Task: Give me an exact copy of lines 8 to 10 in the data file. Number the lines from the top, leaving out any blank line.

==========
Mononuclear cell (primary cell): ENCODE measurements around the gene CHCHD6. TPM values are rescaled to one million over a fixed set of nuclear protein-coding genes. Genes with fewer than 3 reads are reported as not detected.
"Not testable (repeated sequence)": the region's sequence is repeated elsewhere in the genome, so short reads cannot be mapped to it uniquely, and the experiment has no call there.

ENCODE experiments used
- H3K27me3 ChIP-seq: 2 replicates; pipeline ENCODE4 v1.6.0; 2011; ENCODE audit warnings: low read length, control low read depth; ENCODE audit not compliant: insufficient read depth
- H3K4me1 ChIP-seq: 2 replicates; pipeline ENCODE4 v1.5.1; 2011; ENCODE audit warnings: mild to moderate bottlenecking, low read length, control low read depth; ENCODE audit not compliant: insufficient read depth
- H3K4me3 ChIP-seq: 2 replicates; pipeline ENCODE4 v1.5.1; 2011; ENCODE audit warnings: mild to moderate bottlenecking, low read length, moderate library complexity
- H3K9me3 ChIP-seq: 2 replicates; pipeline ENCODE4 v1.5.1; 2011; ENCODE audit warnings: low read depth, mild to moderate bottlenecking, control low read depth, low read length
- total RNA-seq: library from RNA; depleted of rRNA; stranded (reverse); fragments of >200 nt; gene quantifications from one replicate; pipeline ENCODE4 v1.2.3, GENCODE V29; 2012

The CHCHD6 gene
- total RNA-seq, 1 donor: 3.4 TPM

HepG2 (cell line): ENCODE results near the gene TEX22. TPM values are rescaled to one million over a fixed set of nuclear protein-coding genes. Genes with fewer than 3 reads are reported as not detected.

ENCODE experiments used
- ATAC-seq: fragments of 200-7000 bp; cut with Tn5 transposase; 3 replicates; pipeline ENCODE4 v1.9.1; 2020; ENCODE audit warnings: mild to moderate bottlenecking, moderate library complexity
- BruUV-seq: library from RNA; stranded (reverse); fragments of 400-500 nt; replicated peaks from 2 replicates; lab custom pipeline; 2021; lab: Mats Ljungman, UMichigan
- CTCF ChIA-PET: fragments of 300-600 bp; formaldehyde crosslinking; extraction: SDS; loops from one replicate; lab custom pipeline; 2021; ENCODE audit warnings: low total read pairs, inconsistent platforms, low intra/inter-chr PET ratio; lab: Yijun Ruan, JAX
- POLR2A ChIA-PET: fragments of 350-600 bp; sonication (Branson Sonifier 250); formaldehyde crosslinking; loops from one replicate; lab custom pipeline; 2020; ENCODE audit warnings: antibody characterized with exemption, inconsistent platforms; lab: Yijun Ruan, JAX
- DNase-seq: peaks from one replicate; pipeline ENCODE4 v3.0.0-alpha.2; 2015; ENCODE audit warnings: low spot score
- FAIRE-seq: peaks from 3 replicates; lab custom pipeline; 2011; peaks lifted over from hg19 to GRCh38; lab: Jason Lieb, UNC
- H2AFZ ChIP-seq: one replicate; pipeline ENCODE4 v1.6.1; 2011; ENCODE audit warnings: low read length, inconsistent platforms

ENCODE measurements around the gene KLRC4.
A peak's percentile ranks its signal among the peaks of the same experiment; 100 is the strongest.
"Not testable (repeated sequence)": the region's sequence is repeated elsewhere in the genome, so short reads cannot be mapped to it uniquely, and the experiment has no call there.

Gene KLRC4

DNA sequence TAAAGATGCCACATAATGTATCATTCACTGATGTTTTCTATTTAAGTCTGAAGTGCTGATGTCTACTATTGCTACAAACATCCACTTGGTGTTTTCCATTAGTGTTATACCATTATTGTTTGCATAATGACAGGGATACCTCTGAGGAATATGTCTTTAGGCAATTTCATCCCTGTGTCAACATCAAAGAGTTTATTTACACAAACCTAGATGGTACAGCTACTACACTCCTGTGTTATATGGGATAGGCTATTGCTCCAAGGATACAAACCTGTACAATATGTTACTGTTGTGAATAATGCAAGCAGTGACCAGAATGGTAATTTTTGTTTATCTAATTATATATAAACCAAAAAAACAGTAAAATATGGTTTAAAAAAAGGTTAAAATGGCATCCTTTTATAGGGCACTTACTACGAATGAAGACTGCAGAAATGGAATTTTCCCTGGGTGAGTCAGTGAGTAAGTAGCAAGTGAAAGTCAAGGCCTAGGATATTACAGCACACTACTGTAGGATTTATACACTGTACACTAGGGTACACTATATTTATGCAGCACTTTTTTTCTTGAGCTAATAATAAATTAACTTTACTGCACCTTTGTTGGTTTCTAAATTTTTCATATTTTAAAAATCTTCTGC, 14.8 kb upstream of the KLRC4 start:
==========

- total RNA-seq: library from RNA; depleted of rRNA; stranded (reverse); fragments of >200 nt; gene quantifications from one replicate; pipeline ENCODE4 v1.2.3, GENCODE V29; 2012

The CHCHD6 gene
- total RNA-seq, 1 donor: 3.4 TPM